Oregon Court Officially Recognizes Non-Binary People

Courtesy of Sandy Shupe
Oregon has just taken a huge step for transgender and non-binary people: A court in Multnomah County, OR, allowed a person to legally identify as neither gender, The New York Times reports.

Friday's decision granted Portland resident Jamie (who prefers to use a first name and the gender-neutral pronouns "they,""them," and "their") to legally change their gender to non-binary. With letters from doctors in hand, Jamie and their lawyer, Lake Perriguey of Law Works, LLC, went to court expecting to be challenged, according to the Times. Instead, Circuit Court Judge Amy Holmes Hehn made history by allowing Jamie to be legally recognized as a gender other than "male" or "female."

"The sex of Jamie Shupe is hereby changed from female to non-binary. Notice of this legal change shall be posted in a public place in Multnomah County as required by law," the court decision reads.

"It feels amazing to be free from a binary sex classification system that inadequately addressed who I really am, a system in which I felt confined," Jamie told CNN.
While this particular decision only affects Jamie — people still have to petition individually if they wish to change their gender to "non-binary" in Oregon — the ruling represents progress for transgender and non-binary people nationwide. Though knowledge of how many Americans identify as non-binary or transgender is limited, a survey by the Williams Institute at the University of California, Los Angeles reports that transgender adults make up approximately 0.3% of the U.S. population.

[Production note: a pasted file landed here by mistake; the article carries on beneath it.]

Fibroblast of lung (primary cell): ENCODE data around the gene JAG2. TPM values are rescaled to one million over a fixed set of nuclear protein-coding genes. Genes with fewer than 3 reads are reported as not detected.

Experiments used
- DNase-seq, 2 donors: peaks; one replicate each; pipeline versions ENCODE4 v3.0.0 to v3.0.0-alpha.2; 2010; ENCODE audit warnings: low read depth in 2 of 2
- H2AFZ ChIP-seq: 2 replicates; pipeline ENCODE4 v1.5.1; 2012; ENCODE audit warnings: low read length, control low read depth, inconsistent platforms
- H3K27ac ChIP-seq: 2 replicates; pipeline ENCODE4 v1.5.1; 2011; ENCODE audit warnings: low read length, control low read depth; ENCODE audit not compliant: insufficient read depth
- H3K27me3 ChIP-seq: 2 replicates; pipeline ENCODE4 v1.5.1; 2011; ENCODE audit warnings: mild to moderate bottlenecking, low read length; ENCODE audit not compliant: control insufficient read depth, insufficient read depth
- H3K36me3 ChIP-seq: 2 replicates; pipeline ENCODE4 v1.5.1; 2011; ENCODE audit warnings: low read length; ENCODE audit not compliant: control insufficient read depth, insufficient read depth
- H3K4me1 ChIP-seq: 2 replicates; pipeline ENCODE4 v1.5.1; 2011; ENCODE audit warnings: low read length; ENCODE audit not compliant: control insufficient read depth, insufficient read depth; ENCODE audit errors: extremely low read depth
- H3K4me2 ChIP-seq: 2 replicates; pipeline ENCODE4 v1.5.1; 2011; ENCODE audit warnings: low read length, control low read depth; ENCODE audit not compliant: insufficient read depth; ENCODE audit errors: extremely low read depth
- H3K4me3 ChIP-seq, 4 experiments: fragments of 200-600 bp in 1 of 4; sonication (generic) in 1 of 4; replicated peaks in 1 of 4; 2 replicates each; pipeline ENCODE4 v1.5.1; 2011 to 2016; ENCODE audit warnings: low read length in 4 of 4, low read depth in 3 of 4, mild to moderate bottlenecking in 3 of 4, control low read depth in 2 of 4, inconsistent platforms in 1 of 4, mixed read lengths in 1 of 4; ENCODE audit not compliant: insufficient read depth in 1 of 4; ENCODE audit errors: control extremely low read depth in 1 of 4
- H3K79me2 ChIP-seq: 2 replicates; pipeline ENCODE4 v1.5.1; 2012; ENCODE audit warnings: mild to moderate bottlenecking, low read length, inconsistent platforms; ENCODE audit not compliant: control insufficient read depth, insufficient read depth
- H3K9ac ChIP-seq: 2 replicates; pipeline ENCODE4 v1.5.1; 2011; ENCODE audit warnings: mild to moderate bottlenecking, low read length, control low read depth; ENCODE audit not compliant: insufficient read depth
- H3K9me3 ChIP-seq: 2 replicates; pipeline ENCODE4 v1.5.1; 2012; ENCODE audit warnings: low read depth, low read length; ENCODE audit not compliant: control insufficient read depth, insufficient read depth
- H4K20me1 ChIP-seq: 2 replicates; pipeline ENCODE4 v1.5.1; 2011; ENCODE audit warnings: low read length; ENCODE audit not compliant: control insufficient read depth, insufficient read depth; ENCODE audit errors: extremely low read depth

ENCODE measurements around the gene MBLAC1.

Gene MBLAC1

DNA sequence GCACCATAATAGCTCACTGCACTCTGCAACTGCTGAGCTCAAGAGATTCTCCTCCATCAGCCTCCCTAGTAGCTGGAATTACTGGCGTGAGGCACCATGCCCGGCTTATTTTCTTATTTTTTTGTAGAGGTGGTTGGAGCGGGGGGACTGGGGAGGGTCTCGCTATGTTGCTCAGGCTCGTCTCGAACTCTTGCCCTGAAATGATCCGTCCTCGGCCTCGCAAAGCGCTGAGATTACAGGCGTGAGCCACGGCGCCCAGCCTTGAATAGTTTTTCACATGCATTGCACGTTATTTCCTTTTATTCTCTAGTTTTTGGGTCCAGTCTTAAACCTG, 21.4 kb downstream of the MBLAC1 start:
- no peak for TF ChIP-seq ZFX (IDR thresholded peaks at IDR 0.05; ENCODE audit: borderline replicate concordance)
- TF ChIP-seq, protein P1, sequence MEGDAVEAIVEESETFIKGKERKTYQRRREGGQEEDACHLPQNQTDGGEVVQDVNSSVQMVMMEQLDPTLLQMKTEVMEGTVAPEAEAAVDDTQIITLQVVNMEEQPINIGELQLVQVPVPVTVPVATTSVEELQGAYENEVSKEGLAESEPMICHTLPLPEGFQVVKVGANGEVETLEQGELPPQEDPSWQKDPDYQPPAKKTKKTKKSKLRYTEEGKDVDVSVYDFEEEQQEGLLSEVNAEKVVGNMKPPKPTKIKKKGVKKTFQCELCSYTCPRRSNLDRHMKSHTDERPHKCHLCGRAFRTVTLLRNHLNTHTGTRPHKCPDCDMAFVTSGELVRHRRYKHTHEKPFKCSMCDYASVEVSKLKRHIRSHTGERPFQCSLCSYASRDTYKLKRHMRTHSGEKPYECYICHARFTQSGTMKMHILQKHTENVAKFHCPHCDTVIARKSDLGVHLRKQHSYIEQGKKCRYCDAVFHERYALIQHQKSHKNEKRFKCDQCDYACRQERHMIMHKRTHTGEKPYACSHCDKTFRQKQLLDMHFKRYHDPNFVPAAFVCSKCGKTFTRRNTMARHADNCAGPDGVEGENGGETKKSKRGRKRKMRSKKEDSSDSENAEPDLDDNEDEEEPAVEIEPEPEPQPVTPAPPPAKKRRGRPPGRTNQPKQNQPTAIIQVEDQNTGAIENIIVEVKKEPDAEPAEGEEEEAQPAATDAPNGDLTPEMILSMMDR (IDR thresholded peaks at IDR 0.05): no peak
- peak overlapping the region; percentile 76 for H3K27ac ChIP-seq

"A growing number of countries already recognize non-binary genders, but this is the first order of its kind in the U.S. that we know of," Kris Hayashi, the executive director of the Transgender Law Center, told Refinery29 in a statement. "This is a historic step towards our government recognizing non-binary members of our community and ensuring they have access to identity documents that reflect who they are, just like everyone else."

In 2011, Australia began allowing citizens to choose an option other than "male" or "female" on their passports. New Zealand passed a similar policy in 2012, and Denmark and India followed in 2014. Facebook began allowing users to choose from around 50 gender options in 2014, but the U.S. proves to be far behind on the recognition of non-binary people.

Hopefully, Jamie's case will clear the way for more legal recognition of people who don't identify as "male" or "female" — and change the assumption of a rigid binary to acknowledge that gender is a spectrum.

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